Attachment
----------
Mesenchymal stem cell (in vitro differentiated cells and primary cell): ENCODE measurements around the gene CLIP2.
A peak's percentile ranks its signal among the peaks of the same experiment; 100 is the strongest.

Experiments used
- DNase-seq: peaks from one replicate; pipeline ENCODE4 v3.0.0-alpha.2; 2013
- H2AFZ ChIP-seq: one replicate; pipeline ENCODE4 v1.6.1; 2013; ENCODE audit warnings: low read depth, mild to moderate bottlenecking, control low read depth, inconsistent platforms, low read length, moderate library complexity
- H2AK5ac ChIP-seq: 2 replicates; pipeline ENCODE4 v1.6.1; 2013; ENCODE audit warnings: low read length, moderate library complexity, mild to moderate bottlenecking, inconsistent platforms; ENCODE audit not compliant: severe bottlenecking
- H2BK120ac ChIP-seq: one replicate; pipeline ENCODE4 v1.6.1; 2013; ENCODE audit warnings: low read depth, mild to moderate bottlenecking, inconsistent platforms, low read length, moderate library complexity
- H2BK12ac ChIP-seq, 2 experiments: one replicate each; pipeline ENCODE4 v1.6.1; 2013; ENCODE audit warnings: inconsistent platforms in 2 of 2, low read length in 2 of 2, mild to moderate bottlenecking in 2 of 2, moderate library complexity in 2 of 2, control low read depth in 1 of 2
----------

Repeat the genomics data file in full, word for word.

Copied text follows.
Mesenchymal stem cell (in vitro differentiated cells and primary cell): ENCODE measurements around the gene CLIP2.
A peak's percentile ranks its signal among the peaks of the same experiment; 100 is the strongest.

Experiments used
- DNase-seq: peaks from one replicate; pipeline ENCODE4 v3.0.0-alpha.2; 2013
- H2AFZ ChIP-seq: one replicate; pipeline ENCODE4 v1.6.1; 2013; ENCODE audit warnings: low read depth, mild to moderate bottlenecking, control low read depth, inconsistent platforms, low read length, moderate library complexity
- H2AK5ac ChIP-seq: 2 replicates; pipeline ENCODE4 v1.6.1; 2013; ENCODE audit warnings: low read length, moderate library complexity, mild to moderate bottlenecking, inconsistent platforms; ENCODE audit not compliant: severe bottlenecking
- H2BK120ac ChIP-seq: one replicate; pipeline ENCODE4 v1.6.1; 2013; ENCODE audit warnings: low read depth, mild to moderate bottlenecking, inconsistent platforms, low read length, moderate library complexity
- H2BK12ac ChIP-seq, 2 experiments: one replicate each; pipeline ENCODE4 v1.6.1; 2013; ENCODE audit warnings: inconsistent platforms in 2 of 2, low read length in 2 of 2, mild to moderate bottlenecking in 2 of 2, moderate library complexity in 2 of 2, control low read depth in 1 of 2